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Old Apples

9 Aug 2007



What do you do with soft and floury and rather old supermarket apples?






Peel them, chop them and stew them with a spoon or two of brown sugar and two or three cloves ready to make a yummy dessert like apple crumble or apple pie or apple cake or stewed apples and custard. Or keep them for breakfast and have them with muesli or granola, or with yoghurt.
We grow our own apples but they are finished now and the only trustworthy supermarket apple according to Bob Magnus is the Fuji. The standard of the rest is patchy. And have you noticed how tough the skin of the average supermarket apple is? I guess they have to be to stand up to the rough handling.





We always leave a few apples on the trees till the end of winter for the birds to feed on. They slowly eat them away, big birds and small . This past week we have had made birdy visitors eating their way through the last apples and now there is only one left.





Tasmania used to be called the Apple Isle because of the vast harvest of apples we exported to the UK. When I was in primary school during the late sixties it was big business but ten years later and orchards were being plowed into the ground as Britain began importing apples from Europe and our orchardists were left without an export market.





Things have gradually recovered with new markets in Asia, but the types of apples preferred has changed. Sweetness without any hint of tartness seems to be the main requirement and consequently the varieties available have drastically reduced.





The seasonality of apples has also fallen victim to the supermarket and export demands and Red Delicious seem to be available all year round. We no longer work our way through the late summer apples, early autumn apples and so on.
Of course the home grower can still do this and there seem to be a growing number of smaller orchards and suppliers of heritage fruit trees such as Bob Magnus coming on the scene. Aren't these apple box posters great? I know the families of the first and last poster, went to school with them. When I was in primary school and we visited an apple orchard we were all given some posters to keep and now they are considered great folk art and a wonderful book has been published showcasing them.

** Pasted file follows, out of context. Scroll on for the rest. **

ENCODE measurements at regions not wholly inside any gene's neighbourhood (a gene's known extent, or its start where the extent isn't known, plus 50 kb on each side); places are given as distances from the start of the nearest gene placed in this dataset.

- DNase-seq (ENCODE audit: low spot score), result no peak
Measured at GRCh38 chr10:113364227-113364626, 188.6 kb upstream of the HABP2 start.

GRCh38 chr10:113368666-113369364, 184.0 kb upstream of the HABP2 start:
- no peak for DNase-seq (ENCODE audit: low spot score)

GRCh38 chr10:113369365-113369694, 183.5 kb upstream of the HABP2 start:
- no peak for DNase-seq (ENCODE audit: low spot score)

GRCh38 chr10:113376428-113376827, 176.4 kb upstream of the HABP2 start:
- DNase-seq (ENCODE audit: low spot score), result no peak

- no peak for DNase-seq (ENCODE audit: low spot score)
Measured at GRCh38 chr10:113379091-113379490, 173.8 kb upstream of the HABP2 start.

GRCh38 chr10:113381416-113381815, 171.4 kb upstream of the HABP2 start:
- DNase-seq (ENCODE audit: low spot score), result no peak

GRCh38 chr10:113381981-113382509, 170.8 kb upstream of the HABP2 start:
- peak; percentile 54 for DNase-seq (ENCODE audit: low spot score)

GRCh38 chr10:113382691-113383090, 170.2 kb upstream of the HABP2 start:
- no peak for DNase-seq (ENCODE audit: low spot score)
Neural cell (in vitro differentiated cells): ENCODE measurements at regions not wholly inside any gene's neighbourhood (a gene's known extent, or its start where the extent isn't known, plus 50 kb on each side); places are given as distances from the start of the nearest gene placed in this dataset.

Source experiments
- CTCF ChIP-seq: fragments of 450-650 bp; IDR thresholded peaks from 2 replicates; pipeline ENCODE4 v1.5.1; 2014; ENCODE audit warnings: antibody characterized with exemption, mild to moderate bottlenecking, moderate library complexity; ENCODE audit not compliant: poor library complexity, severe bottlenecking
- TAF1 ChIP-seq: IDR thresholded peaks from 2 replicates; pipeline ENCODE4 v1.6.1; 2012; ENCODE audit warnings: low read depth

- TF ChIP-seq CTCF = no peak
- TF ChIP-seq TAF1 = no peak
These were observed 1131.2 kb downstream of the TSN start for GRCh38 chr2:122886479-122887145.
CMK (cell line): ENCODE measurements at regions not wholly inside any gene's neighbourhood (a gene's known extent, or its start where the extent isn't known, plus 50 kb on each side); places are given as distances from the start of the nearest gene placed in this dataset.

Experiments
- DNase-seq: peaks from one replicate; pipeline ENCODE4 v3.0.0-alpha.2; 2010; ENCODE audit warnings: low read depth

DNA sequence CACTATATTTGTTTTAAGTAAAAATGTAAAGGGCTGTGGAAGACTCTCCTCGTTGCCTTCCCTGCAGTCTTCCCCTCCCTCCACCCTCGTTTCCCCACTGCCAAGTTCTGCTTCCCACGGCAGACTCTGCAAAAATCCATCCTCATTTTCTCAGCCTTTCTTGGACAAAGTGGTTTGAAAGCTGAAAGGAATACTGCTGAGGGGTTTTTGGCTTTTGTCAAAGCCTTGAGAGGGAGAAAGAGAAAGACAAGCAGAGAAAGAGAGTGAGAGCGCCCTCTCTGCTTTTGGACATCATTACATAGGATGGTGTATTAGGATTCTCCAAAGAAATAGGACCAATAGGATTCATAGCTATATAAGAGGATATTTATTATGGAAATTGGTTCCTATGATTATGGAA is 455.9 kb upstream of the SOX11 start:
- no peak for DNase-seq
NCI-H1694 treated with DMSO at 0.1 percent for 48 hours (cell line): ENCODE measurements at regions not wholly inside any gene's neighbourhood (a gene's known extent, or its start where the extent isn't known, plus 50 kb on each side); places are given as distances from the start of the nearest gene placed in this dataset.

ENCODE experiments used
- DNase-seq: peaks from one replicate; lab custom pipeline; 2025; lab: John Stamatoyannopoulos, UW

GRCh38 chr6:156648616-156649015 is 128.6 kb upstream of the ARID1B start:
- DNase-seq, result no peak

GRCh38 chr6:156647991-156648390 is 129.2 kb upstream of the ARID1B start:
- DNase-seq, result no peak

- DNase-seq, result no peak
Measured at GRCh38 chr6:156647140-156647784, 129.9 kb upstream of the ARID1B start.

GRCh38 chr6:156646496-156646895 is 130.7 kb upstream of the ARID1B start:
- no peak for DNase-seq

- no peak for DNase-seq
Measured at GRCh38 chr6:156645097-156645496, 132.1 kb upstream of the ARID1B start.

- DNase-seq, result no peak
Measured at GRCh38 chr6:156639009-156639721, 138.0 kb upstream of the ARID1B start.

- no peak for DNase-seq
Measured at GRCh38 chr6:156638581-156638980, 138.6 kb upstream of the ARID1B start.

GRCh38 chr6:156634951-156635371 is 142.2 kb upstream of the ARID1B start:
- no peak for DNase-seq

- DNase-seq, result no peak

6 Responses to “Old Apples”

  1. Hi Jenny,
    My grandfather was an apple grader (id guess thats what ud call him)....one of my kitchen walls holds the framed posters of where he worked.....i love them!!! brings back memories of visiting him at work and walking away eating the tastiest apple!!! and now i grow my own and like u what the dog doesnt get the birds enjoy!!!

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  2. What a lovely post and lovely pics! They bring back nice memories for me of the wonderful apple orchards of where O grew up.
    This also reminded me that I have not baked an apple dessert of any kind for such a long time!

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  3. A nice apple crisp with cream sound so good right now. I can almost smell it!

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  4. We eat them up in the form of fried apples. Yum! My grandaddy had a wonderful apple orchard that someday I'd love to be able to recreate.

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  5. My favourite apple is still the Granny Smith. If I'm running late for work I often take a Granny Smtih and some cashews instead of packing lunch.

    It's nice to see the old posters with the bushel measurements on them. And it's good to know the old fashioned apple desserts are still being eaten.

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  6. Apple deserts are very popular here too. We have 3 apple trees, unfortunately this year the calves snuck into the orchard and got the best of the apples, the parrots had most of what the calves didn't get. oh well I'm sure they enjoyed them given how dry the grass was. Next year will be our turn.

    cheers Lenny

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Thanks so much for taking the time to chat. I don't always have time to reply but I do read every message you leave.